American Football

Darrell Russell (1976-2005) was an offensive lineman with the Oakland Riders and the Washington Redskins in the US National Football League. In 2001 he tested positive for banned products and he had to remain at the side for four games. Shortly thereafter it happened a second time and he was suspended for a year. In 2003, he was suspended for eighteen months and the seventh offense in 2004 gave him a life-long suspension. In 2005 he died near Los Angeles in a car accident.

In November 2001, the Louisiana police arrested Nate Newton (1961), an offensive lineman at the Dallas Cowboys and the Carolina Panthers in the American National Football League, after finding more than a hundred kilos of marijuana in his car. Five weeks later during a check in Texas he carried 175 kilos of the stuff with him. For all this he was sentenced to thirty months in prison.


Latvian bobsleigher Sandis Prusis (1965-) was suspended for a positive test on anabolic steroids. Later he became national coach of his country.

Pavle Jovanovic (1977-), an American bobsleigher of Serbian origin, was caught in December 2001 on the use of norandrostenedione. He was suspended for two years and thereby missed the Salt Lake City Olympics.


After he ended second at the prestigious competition 'Mr. O', American bodybuilder Jay Cutler (1973-) tested positive on diuretics. In his appeal, his suspension was canceled because the proper procedure had not been followed.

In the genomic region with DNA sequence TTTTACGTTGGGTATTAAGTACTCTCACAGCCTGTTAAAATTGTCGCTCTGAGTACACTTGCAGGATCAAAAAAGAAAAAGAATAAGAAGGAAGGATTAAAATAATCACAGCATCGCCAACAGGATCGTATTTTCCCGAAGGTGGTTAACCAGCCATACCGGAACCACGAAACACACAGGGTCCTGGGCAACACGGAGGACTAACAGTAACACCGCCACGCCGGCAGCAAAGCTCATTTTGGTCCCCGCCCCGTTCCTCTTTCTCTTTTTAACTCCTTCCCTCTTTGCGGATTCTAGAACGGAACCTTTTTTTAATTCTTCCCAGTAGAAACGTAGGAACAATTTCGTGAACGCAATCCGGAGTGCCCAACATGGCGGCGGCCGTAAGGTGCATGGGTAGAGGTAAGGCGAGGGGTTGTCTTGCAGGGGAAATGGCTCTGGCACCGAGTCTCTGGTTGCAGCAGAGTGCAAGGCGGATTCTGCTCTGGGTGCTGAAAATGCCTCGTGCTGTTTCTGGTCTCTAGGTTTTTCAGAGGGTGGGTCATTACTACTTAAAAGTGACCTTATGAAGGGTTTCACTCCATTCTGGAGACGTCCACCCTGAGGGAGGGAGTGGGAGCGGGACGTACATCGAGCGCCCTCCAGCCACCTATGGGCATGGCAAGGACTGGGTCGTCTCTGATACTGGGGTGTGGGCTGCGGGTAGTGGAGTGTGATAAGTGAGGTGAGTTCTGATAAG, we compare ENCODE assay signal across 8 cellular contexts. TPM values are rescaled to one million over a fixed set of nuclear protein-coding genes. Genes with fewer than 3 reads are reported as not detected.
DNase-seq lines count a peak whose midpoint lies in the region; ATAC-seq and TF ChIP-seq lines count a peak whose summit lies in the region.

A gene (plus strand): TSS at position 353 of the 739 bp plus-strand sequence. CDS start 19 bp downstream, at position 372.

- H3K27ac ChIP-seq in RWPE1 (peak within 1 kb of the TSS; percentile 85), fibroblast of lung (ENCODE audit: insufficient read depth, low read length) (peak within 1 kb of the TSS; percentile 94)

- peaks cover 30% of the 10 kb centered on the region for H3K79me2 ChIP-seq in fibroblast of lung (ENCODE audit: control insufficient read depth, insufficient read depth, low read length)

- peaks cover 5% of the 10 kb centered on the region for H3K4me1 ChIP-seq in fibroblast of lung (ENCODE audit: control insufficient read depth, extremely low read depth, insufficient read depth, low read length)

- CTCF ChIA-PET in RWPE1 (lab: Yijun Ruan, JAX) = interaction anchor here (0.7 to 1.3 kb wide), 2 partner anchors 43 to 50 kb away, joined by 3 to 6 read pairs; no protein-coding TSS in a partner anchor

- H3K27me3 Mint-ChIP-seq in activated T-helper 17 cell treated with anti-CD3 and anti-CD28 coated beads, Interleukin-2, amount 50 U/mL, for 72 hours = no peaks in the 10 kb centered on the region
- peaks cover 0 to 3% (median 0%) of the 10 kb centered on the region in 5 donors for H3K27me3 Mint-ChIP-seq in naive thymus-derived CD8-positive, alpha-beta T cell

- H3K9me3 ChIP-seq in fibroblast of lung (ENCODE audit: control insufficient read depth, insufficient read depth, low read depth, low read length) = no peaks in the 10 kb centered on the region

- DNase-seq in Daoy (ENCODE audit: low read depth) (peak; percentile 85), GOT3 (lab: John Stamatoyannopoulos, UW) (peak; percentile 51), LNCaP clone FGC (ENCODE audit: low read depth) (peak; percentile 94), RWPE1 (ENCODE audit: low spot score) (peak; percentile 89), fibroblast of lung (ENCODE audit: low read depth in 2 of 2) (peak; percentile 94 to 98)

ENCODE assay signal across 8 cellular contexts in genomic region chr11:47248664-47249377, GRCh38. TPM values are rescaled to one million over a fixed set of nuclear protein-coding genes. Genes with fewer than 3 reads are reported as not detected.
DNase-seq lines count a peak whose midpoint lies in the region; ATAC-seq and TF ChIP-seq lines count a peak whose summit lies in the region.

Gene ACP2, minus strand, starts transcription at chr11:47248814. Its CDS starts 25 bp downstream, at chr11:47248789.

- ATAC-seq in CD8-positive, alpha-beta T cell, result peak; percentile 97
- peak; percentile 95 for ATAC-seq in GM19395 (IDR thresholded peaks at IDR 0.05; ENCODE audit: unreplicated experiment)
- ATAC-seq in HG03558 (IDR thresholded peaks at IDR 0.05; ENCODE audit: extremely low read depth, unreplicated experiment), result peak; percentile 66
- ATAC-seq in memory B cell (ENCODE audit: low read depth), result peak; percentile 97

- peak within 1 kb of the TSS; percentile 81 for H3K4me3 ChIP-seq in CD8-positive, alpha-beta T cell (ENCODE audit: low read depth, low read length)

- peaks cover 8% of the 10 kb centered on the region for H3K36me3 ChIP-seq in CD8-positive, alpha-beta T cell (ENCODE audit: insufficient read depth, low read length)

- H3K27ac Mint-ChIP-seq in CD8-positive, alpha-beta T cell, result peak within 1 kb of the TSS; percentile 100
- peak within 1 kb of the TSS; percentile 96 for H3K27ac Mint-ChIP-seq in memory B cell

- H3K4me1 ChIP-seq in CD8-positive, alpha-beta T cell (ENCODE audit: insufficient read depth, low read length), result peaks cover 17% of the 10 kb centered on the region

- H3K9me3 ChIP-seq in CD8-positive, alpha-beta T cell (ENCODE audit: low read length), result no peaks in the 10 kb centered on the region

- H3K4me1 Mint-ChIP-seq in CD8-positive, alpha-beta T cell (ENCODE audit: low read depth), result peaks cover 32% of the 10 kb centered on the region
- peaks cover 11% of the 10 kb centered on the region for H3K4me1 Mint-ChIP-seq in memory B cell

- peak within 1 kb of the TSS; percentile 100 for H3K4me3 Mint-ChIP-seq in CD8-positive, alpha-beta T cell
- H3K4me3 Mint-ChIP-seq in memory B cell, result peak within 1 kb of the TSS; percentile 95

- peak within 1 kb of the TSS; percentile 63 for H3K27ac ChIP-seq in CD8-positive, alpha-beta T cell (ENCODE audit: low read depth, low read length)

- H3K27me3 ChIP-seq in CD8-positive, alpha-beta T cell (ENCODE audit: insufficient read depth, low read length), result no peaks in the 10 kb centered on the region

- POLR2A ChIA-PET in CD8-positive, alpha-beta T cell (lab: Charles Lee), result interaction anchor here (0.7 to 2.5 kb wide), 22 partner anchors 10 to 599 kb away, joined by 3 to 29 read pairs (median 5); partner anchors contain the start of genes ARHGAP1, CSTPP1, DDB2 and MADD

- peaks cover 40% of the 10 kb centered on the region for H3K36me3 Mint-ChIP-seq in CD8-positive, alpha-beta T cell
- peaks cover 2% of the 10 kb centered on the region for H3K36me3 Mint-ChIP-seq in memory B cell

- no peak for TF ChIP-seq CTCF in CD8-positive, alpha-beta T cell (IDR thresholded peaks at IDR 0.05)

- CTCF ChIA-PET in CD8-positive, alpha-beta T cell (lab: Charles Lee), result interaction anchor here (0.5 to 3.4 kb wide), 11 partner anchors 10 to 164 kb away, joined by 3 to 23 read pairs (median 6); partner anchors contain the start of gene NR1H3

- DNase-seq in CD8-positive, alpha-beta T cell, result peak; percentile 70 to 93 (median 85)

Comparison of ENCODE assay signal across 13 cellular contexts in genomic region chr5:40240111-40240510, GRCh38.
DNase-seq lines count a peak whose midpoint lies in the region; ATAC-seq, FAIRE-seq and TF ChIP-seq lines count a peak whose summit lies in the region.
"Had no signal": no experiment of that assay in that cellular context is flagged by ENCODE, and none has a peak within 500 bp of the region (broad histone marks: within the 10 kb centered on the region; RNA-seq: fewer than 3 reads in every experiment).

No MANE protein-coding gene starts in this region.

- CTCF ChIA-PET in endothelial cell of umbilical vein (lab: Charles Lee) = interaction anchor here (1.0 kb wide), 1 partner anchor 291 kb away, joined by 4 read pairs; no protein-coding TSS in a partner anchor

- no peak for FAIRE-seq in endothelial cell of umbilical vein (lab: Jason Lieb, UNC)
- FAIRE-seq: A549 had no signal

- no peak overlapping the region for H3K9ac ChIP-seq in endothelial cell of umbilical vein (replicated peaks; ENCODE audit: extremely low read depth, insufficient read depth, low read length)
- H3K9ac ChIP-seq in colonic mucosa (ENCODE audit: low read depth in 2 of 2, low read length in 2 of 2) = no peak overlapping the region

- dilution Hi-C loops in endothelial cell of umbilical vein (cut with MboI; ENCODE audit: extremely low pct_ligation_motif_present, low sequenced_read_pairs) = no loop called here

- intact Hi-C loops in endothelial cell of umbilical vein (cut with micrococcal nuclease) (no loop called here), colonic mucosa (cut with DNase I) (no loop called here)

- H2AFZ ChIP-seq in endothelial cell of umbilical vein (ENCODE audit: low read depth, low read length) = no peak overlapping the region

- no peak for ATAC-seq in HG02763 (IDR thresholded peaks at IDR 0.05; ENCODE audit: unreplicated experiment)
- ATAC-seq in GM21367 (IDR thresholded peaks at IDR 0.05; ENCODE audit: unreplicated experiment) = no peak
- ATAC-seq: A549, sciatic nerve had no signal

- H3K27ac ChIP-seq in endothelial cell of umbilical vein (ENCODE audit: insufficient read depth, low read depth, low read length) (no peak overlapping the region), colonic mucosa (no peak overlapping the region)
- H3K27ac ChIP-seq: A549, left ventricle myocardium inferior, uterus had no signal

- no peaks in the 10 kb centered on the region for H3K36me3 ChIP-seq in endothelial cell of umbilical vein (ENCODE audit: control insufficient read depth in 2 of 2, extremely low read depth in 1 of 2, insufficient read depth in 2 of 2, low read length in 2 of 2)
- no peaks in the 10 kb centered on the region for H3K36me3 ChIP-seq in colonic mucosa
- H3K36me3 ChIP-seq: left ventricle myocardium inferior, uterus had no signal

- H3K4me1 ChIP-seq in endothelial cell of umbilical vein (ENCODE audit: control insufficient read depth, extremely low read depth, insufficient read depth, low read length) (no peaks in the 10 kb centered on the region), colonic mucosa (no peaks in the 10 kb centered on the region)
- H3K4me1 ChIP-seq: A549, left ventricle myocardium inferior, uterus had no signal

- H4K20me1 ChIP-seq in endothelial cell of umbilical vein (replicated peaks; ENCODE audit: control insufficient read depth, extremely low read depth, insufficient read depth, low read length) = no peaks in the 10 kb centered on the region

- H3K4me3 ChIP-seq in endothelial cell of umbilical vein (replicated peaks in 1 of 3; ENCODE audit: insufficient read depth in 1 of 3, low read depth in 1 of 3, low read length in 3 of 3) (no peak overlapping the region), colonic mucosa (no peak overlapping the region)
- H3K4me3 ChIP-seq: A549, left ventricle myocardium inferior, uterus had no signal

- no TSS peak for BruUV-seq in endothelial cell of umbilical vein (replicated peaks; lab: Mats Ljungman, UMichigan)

English cricket player Duncan Spencer (1972-) was suspended for eighteen months after he was caught using Nandrolone.


The scientific journal Neurology reported that a 26-year-old Spanish rider suffered from severe headaches. It turned out to be a brain thrombosis and the rider admitted that he used EPO in combination with growth hormones and high doses of vitamin A. The doctors published the case and pointed out that the median mix was crucial for the development of thrombosis and demanded further research, in which also dietary supplements had to be included.

After the Italian police found doping products on 3 June in the mobile home of Italian rider Ivan Gotti (1969-), they searched all the hotel rooms of the participating teams at the Giro d'Italia on the night of 6 to 7 June. Banned products were found at seventy people and only two teams had nothing to hide. On this, the Italian team Liquigas-Pata suspended five of its riders. Eventually 51 people were summoned by the Court of Padua and twelve were convicted one year later,.

Two doping traders were arrested in Padua, who supplied large quantities of banned products to amateur cyclists around Lake Garda. Soon Italian professional Antonio Varriale (1974-) appeared on the accusations list and he was also arrested. Another gang member was police officer Armando Marzano (1970-), who confessed delivering doping to Varriale and his team mate Filippo Perfetto (1976).